Altona Flat Rock is a large area of discontinuous bare sandstone pine barrens that stretches along the Champlain Valley into Quebec. Gazing at the rock formations, visitors to the area can easily imagine the long-forgotten retreat of glacial ice from the Champlain Valley. The area is home to the rare ecosystem of jack pine barrens.
Locals recall wildfires on Altona Flat Rock with anxiety, but the jack pines require fire. The heat of fire opens the pitched covered cones allowing the barren to reproduce. Fire on Altona Flat Rock is a curse and a blessing.
The Altona portion of Flat Rock (Altona/West Chazy) is a local blueberrying haven. Joseph C. Burke, in William H. Miner-The Man and the Myth, states that “Flat Rock may have been isolated and barren, but it had become a bonanza for blueberry pickers.” A History of The Altona Flat Rock by Larry Gooley details the evolution of Flat Rock berry picking beginning with the industrious individual Peter Barnaby Sr. to large landowners like the Trombley Brothers and the Woods Brothers.
The latter employed local families to stay and pick each summer. Most families resided in one room wood shacks that were hastily assembled and disassembled. Pickers were paid an average of five to ten cents a quart by large buyers who sold the harvest throughout New England and Canada.
William Miner’s name has grown synonymous with North Country philanthropy and his farm at Heart’s Delight in Chazy, now The William H. Miner Agricultural Research Institute. Much of the Flat Rock property owned by the Institute today was purchased by Miner in the 1910s. He changed Altona Flat Rock forever in 1910, when he eyed the site for a hydroelectric dam.
Miner bought land and razed camps from the site of the future dam and constructed a boarding house, a horse barn, a building known as the “Italian Camp,” two engine houses, a blacksmith shop, a store house, and a crusher plant. Local berry pickers continued each summer, as immigrant laborers from Bulgaria, Italy, Poland, and Russia toiled at the dam.
William Miner’s dam was nicknamed “The Million Dollar Dam” and was completed with astonishing speed by as many as 500 men working day and night. The concrete dam had a maximum height of thirty feet, and was 2,300 feet long with a storage capacity of one and a half billion gallons of water. In January 1915 the Flat Rock powerhouse began producing electricity, only as a backup facility.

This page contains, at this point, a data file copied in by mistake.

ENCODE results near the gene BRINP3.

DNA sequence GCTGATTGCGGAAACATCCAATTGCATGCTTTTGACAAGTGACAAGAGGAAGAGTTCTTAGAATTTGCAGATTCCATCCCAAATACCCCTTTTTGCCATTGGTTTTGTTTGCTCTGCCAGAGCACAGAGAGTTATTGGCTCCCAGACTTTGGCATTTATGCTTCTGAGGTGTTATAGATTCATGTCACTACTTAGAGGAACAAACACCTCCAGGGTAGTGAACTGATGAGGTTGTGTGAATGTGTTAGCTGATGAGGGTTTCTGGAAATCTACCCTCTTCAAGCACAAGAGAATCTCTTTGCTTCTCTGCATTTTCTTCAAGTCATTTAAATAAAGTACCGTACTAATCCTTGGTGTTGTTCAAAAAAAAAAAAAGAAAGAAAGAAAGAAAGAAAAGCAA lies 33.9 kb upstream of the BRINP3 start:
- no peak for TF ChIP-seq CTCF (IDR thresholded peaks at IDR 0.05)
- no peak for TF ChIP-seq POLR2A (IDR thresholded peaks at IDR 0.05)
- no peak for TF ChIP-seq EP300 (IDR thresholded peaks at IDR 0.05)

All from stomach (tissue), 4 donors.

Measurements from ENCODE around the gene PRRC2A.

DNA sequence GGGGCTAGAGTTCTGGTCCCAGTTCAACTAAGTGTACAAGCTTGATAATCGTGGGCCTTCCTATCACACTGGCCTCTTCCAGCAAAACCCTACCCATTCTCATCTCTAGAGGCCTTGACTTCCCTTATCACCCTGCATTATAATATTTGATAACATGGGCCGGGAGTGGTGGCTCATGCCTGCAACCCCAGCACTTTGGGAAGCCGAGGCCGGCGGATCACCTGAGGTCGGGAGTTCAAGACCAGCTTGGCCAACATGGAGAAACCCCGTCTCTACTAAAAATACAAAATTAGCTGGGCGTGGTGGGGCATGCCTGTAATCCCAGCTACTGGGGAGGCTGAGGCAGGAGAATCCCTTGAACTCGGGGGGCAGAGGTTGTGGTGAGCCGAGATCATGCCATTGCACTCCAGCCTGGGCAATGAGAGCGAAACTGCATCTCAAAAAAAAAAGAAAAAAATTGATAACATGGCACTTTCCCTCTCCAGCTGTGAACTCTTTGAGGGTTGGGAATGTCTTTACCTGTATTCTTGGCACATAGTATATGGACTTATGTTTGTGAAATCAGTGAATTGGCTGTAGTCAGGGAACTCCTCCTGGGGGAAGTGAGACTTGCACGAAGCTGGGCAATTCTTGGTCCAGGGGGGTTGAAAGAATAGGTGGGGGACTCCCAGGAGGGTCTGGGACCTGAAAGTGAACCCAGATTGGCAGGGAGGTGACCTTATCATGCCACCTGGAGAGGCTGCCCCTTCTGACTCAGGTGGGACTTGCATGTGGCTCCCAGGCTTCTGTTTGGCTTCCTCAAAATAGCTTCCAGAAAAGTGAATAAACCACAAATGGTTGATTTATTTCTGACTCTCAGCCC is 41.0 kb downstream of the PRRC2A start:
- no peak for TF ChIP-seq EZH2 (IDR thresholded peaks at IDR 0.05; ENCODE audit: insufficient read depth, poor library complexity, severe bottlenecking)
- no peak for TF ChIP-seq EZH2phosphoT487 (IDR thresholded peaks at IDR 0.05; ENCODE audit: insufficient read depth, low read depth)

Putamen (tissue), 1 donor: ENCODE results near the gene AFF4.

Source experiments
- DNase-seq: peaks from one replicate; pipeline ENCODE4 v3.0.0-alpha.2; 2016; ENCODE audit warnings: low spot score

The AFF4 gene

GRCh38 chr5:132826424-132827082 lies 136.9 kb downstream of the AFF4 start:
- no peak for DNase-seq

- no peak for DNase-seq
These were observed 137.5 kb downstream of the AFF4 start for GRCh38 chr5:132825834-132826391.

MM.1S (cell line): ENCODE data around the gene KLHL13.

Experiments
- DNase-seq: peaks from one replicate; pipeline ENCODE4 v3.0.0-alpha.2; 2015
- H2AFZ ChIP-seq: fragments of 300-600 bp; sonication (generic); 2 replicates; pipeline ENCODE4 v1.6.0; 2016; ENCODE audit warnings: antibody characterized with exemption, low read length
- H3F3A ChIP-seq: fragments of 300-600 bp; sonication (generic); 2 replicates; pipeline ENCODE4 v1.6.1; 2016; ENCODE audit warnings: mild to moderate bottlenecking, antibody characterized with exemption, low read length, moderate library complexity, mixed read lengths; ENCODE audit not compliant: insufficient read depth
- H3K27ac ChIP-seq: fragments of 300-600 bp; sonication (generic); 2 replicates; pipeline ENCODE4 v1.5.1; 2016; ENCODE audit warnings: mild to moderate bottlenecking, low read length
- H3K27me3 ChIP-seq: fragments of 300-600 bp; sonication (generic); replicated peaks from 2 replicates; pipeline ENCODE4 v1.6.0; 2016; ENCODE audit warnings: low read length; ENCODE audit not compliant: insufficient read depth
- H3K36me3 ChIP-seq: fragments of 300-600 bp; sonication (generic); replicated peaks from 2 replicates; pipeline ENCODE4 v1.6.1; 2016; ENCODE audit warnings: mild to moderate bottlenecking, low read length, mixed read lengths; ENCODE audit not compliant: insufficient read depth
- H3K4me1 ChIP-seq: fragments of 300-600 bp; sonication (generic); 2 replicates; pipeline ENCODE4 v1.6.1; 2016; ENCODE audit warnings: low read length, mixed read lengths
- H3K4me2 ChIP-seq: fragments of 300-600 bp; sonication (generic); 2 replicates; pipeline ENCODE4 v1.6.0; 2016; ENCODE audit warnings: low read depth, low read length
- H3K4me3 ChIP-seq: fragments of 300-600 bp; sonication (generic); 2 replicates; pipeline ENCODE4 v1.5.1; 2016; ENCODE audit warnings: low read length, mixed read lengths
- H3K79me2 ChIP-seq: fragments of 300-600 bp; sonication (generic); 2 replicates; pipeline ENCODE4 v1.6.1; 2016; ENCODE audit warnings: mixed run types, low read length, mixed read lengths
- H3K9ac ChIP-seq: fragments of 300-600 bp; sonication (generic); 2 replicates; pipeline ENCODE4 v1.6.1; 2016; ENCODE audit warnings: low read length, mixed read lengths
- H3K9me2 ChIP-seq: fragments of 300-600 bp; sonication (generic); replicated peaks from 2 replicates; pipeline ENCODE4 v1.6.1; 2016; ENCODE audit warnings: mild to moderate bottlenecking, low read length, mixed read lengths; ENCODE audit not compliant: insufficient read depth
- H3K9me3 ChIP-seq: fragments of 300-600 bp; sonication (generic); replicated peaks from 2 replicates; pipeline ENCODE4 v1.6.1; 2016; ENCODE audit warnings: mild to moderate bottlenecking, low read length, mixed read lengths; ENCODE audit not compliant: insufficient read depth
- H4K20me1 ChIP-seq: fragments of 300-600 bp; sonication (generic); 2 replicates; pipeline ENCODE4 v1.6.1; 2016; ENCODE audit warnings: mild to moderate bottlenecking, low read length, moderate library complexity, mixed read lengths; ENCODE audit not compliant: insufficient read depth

By 1922, the Flat Rock Dam proved to be costly and inefficient due in part to the sandstone and cobblestone bedrock of the region, and maintenance of the powerhouse.
William Miner did not abandon the region. He kept a small company-town alive. He hired John Murphy of Willsboro, Louis Barnaby of Altona, and Melbourne Parker of West Chazy to maintain order on his lands. Miner paid ten cents a quart for berries. According to Altona resident Bertha Rabideau, Miner’s camps had wooden floors, bunk beds, a stove, and a large kitchen. Pickers also used facilities left over from the dam works.
Miner shipped berries much as the Trombleys and Woods had done before. He was able to use his wealth to improve wages and living conditions but the seasonal life largely ended by his death in 1930. A small number of pickers and buyers remained for a few decades, but nothing on so grand a scale.
Today, Altona Flat Rock is a quiet wilderness where families visit and pick berries and researchers study the unique ecosystems. An abandoned dam on a cobblestone
ridge with some workmen’s footprints fading into the cement remind us of the history.
Illustrations, from above: Sandstone pavement barrens at the nearby Gadway Sandstone Pavement Barrens, also part of the Flat Rock (photo by Gregory J. Edinger, courtesy New York Natural Heritage Program); Blueberry camps at Alton Flat Rock (courtesy Chazy Historian); and Altona Flat Rock Dam Construction Underway (courtesy Clinton County Historical Association).
Kristina M. Parker is the Town of Altona Historian. She is a direct descendant of Altona Flat Rock warden John H. Murphy. Other works by Ms. Parker regarding William H. Miner have been published by the Clinton County Historical Association and the Lake Champlain Weekly.